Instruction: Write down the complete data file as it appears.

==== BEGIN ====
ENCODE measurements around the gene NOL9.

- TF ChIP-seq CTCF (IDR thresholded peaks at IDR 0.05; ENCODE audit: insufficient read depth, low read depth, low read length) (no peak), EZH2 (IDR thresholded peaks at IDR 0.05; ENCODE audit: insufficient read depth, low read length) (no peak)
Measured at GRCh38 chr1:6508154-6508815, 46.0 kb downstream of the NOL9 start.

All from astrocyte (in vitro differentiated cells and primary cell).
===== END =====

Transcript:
ENCODE measurements around the gene NOL9.

- TF ChIP-seq CTCF (IDR thresholded peaks at IDR 0.05; ENCODE audit: insufficient read depth, low read depth, low read length) (no peak), EZH2 (IDR thresholded peaks at IDR 0.05; ENCODE audit: insufficient read depth, low read length) (no peak)
Measured at GRCh38 chr1:6508154-6508815, 46.0 kb downstream of the NOL9 start.

All from astrocyte (in vitro differentiated cells and primary cell).